Claude Puel Faces Managerial Litmus Test In Trying To Sort Out Mahrez Mess

Claude Puel Faces Managerial Litmus Test In Trying To Sort Out Mahrez Mess

Tuesday, 6 February, 2018 - 09:15
How Riyad Mahrez reacts to the disappointment of not joining Manchester City could define the second half of the season for Leicester City. Photograph: Andrew Boyers/Action Images via Reuters
London - Paul MacInnes
They say the modern manager has to be all things to all people. He has to have a vision but be pragmatic, be a tactician but also a motivator. He must have authority but remain approachable, accommodating to fragile egos but also an unflinching disciple of discipline. And if you think that sounds a tricky balance to strike, the January transfer window just made things a lot more complicated.

Consider Claude Puel. The Leicester City manager is now fully responsible for the consequences of Manchester City’s unsuccessful attempt to pluck Riyad Mahrez from the King Power Stadium. The player wanted the move and did everything he could to make it happen. His club would only consider a transfer at £95m and City failed to reach that valuation. A “friend” of the Algerian was reported by Sky Sports as saying the player is “depressed” and has been told the only way to leave the club is to “go to war”. How precisely does Puel handle that?

The Frenchman’s first remarks on the matter were that he hoped Mahrez would return to the squad “with a smile”. A lot depends on that. According to the “friend”, Mahrez has wanted to leave Leicester for the past four transfer windows. On each occasion, and especially last summer, he has reacted to the disappointment by focusing on his football. If Puel can persuade him to do that once more so many considerations will be left moot.

There are other ways it might pan out though as other recent examples of big players denied a “dream move” show. There’s the Alexis Sánchez, which combines a willingness to play with an equal willingness to alienate your team-mates. There’s the Virgil van Dijk, which follows a prolonged absence from the team with a series of substandard performances. And the Philippe Coutinho, which maintains both performance and haranguing of the club hierarchy until you’re finally allowed to leave.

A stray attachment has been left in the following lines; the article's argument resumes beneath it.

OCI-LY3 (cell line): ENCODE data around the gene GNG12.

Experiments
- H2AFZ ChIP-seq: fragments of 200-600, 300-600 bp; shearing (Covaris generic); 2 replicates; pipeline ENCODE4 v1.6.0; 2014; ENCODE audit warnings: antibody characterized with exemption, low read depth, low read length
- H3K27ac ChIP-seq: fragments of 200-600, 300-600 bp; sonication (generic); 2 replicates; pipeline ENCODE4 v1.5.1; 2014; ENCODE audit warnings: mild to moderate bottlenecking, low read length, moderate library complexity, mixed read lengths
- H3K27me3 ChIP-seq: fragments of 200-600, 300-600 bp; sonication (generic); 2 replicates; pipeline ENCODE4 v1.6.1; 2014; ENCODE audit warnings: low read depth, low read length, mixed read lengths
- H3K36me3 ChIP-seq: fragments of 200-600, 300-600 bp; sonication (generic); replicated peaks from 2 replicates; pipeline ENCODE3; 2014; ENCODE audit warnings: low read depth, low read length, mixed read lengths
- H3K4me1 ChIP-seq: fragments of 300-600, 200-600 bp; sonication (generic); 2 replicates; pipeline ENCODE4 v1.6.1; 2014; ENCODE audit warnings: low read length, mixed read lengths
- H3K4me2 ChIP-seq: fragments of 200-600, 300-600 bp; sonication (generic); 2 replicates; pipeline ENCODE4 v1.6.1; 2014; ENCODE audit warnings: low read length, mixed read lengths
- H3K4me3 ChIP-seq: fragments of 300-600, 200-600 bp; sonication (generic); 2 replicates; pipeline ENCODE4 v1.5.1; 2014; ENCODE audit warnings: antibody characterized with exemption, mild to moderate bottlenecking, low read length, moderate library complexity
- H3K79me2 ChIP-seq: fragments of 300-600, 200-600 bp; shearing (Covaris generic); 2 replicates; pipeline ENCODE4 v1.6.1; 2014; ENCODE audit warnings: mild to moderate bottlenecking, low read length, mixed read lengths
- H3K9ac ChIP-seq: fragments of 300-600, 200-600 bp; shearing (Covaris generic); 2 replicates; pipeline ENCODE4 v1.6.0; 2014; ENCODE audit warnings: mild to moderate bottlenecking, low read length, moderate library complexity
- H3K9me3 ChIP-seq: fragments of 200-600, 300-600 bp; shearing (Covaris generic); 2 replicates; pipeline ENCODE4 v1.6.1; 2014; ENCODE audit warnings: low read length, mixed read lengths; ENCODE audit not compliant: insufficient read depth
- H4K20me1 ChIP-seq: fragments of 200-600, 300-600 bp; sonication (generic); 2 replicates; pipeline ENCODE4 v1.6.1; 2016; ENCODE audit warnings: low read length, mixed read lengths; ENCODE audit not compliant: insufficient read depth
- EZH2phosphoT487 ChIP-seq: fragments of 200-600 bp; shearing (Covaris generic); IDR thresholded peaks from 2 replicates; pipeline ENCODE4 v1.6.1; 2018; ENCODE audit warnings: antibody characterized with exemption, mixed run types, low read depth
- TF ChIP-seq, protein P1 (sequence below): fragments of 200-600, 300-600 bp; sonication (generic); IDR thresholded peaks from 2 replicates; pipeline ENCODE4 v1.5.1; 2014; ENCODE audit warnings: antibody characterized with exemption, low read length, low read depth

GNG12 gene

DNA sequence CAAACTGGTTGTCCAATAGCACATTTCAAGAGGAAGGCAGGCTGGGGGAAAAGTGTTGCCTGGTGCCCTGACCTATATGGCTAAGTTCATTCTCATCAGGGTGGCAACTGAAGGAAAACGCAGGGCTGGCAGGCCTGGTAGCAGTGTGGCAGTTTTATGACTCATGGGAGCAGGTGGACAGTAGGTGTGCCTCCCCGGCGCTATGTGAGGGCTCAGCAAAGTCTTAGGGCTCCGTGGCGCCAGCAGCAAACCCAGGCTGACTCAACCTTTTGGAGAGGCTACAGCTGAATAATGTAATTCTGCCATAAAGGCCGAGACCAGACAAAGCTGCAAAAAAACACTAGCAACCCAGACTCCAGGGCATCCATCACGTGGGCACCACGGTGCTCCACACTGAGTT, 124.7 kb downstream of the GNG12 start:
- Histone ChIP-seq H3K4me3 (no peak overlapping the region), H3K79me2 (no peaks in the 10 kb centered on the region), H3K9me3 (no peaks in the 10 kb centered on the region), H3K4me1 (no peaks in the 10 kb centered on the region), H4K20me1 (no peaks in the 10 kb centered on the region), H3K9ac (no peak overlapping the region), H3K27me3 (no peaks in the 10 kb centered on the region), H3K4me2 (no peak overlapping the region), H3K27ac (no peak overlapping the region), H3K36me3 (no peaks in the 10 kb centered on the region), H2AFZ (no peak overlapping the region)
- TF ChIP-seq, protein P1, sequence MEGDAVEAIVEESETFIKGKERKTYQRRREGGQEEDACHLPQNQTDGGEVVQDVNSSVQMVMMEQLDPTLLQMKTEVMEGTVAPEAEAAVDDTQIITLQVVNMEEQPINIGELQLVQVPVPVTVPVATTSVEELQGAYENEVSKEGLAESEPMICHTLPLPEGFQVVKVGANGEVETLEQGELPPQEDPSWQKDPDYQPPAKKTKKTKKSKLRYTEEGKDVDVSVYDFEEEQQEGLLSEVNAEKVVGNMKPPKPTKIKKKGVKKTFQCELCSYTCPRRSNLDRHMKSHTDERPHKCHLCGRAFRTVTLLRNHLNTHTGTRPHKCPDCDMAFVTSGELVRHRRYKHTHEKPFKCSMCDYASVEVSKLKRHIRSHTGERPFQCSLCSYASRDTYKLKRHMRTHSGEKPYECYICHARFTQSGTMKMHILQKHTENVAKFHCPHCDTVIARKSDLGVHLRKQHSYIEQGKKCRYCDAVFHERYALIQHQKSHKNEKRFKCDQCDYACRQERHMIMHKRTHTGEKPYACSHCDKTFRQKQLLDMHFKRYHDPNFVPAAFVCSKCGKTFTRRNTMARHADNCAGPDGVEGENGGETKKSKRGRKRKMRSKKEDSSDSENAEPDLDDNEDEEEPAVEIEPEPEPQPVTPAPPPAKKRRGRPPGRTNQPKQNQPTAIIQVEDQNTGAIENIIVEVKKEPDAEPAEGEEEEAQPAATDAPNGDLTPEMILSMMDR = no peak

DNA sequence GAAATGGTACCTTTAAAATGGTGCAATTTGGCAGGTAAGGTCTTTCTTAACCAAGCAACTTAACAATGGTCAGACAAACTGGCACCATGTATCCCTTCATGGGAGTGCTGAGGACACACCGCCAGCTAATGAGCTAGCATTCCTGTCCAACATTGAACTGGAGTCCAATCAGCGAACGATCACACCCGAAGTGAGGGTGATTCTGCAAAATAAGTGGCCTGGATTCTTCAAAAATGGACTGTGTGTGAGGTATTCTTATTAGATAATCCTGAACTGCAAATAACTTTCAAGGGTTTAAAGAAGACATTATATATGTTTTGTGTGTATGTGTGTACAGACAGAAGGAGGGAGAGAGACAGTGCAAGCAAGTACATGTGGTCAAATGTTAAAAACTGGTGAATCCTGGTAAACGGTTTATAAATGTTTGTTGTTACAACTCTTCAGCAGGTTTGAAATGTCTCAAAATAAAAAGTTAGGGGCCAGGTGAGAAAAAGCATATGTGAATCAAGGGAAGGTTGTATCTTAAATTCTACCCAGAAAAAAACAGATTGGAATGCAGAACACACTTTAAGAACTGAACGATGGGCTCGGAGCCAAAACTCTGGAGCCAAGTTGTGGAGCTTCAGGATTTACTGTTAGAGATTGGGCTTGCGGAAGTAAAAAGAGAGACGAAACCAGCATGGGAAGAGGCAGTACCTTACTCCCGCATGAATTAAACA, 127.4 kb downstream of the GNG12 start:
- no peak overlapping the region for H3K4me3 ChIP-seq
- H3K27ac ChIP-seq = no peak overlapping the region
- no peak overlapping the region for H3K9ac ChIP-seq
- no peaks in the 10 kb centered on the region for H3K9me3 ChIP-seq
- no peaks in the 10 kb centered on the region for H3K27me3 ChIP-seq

Last summer Arsène Wenger shared his thoughts on how future transfers might pan out. On being asked about Sánchez’s Emirates future for roughly the millionth time, the old sage replied: “In the future you will see players going to the end of their contract more and more. Why? Because transfers become so high, even for normal players, that no one will want to pay the amount of money that is demanded. I am convinced that in the next 10 years it will become usual.”

There are other ways of framing Wenger’s argument; for example, clubs might also choose to run down a player’s contract because they can’t find a suitable replacement. Maybe they will hope the situation changes in six months. But several factors, from inflation in transfer fees and wages to an increase in Premier League revenues (ostensibly lessening the necessity of clubs to sell players to make ends meet) suggest the Arsenal boss may be proven right.

Meanwhile the motivations for players remain the same: glory and/or an enhanced contract. So let’s imagine a future where the star player at each Premier League club is always agitating for a move, from the moment the ink has dried on his new contract. What happens then? Well, it falls back on to the manager to be even more dextrous than before. Along with a sporting director (far from the continental complication of old, surely now an essential role for all top flight clubs), they must maximise current performance and effect the most advantageous transfer deal, whenever it might arise. They will have to conceive of the player as both staying and leaving at the same time. It will be like Schrödinger’s cat but for want-away wingers.

Each calculation will be different, just like each individual. It could be that Mahrez will adopt a different approach to previous rejections. The fact he was not at training on Thursday may be an example of this. From here on Puel will have to devise a new strategy to get the best from his squad’s greatest talent while maximising his value in the market. It’s an unenviable task with an unknown outcome. All that’s certain is the clock ticking towards another transfer window.

The Guardian Sport

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